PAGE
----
Personally, I earned a PhD to be financially independent, live in a nice house, drive a reliable car, drink decent whiskey, eat fresh organic food, and travel. I did not get a PhD to worry about my finances, rent crappy apartments, drive a shitty car, and make $12.50 an hour. (Do the math: $25,000/50 weeks/40 hours = $12.50/hr. ) And I have student loans, so I can’t afford to work for low wages anyway.
No, money does not buy happiness. But not having enough money isn’t the pathway to happiness either. In fact, more stress and anxiety and unhappiness comes from not having money. Don’t underestimate the importance of making a decent income.
There are other things you can do that will allow you to live the life you want to live and make the money you need to afford a middle-class lifestyle.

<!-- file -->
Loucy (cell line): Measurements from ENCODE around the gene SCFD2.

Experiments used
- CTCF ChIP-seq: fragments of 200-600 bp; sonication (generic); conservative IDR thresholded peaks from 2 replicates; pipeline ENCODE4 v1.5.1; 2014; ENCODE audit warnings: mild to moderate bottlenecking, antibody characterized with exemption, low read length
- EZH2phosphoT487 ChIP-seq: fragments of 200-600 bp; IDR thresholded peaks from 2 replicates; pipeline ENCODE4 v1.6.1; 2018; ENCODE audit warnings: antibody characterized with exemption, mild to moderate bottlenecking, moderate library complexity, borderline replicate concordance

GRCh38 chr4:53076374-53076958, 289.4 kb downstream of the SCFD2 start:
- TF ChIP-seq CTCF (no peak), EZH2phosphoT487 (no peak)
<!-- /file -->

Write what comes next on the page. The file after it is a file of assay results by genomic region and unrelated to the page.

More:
3. People in academia don’t move. Yes, your PhD advisor did, but your PhD advisor is at an R1 school and is super fortunate. Your PhD advisor also lives in a pre-2009 economic-recession-world. You don’t. I’ve done the research on this. In the research I did for the AHA and the Chronicle of Higher Ed, I’d just how little movement there was in academia. Many PhDs are working at teaching-intensive schools and never amass the publishing records needed to move out of these positions to “better” schools.
Remember, if it is this hard to get your first job, why do you think you’ll get a “better” position?
If took a tenure track job and now you are miserable, quit and do something else with your life. The idea that people move within academia is a lie perpetuated by a broken system. But you can move, but it will require a new career. And that’s o.k.